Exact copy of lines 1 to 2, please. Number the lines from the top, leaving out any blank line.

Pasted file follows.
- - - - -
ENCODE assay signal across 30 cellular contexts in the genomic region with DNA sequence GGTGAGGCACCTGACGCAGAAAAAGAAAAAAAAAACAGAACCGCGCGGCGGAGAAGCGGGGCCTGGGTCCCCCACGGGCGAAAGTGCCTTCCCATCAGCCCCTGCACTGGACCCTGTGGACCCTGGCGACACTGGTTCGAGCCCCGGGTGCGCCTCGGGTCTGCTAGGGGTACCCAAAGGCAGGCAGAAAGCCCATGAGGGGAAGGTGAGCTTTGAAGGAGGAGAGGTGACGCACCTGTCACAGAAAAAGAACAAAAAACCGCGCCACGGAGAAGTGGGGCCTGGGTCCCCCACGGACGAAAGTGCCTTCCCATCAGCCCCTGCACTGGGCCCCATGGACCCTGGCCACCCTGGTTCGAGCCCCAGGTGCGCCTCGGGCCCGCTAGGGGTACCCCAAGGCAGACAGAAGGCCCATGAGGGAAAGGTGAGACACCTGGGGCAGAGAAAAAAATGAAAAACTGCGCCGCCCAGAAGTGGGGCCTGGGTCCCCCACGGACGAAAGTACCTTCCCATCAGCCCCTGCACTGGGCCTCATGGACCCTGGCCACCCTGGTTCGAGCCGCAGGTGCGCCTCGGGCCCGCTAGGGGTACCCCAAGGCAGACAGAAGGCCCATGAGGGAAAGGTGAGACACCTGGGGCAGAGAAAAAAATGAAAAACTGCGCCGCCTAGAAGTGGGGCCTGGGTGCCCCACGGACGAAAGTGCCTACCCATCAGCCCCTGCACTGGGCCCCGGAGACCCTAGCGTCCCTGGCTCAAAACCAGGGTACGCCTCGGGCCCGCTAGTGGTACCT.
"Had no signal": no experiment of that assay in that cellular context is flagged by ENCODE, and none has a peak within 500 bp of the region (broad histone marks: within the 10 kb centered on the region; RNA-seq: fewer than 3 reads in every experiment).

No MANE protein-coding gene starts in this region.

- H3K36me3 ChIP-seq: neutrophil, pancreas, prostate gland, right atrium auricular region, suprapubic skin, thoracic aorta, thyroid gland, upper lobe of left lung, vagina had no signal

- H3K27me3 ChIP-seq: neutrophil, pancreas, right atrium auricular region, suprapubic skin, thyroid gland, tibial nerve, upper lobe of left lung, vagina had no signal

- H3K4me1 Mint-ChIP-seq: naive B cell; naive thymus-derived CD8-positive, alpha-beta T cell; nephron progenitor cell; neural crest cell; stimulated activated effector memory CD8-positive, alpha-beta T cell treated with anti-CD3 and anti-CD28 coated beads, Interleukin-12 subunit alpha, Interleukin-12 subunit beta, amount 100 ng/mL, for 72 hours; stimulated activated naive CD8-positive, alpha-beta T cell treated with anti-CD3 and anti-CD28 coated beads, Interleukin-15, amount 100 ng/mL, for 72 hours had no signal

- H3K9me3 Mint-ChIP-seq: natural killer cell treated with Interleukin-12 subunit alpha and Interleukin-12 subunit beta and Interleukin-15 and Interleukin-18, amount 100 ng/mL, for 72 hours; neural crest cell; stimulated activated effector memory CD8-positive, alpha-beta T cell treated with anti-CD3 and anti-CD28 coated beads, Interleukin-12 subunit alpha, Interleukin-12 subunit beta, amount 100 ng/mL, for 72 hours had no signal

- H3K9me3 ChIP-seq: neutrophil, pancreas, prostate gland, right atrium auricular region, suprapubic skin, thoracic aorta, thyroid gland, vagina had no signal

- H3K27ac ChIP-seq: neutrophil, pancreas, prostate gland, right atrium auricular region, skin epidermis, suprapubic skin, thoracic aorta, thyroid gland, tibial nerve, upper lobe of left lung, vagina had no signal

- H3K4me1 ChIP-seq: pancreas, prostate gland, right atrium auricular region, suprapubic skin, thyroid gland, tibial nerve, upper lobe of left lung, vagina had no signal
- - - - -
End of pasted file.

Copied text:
ENCODE assay signal across 30 cellular contexts in the genomic region with DNA sequence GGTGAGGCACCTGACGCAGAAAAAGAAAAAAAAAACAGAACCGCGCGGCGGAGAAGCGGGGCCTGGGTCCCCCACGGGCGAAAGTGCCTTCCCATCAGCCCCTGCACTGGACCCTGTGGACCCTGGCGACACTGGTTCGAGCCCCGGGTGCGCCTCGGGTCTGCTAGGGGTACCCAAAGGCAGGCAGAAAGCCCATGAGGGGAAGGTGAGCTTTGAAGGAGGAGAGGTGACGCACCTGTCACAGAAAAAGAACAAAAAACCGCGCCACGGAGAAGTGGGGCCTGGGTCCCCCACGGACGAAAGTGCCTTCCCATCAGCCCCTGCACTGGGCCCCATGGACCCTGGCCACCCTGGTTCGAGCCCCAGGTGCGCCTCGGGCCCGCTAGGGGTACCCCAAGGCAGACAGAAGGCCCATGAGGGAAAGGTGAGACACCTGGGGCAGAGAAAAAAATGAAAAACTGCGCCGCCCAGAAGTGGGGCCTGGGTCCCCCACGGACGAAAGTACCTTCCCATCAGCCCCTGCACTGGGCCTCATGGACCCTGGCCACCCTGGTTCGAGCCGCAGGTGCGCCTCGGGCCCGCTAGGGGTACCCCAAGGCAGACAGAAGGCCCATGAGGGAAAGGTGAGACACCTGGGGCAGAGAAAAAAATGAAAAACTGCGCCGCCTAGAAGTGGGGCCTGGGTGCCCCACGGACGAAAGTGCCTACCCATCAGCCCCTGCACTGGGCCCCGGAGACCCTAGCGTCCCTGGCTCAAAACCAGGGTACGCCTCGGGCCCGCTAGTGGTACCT.
"Had no signal": no experiment of that assay in that cellular context is flagged by ENCODE, and none has a peak within 500 bp of the region (broad histone marks: within the 10 kb centered on the region; RNA-seq: fewer than 3 reads in every experiment).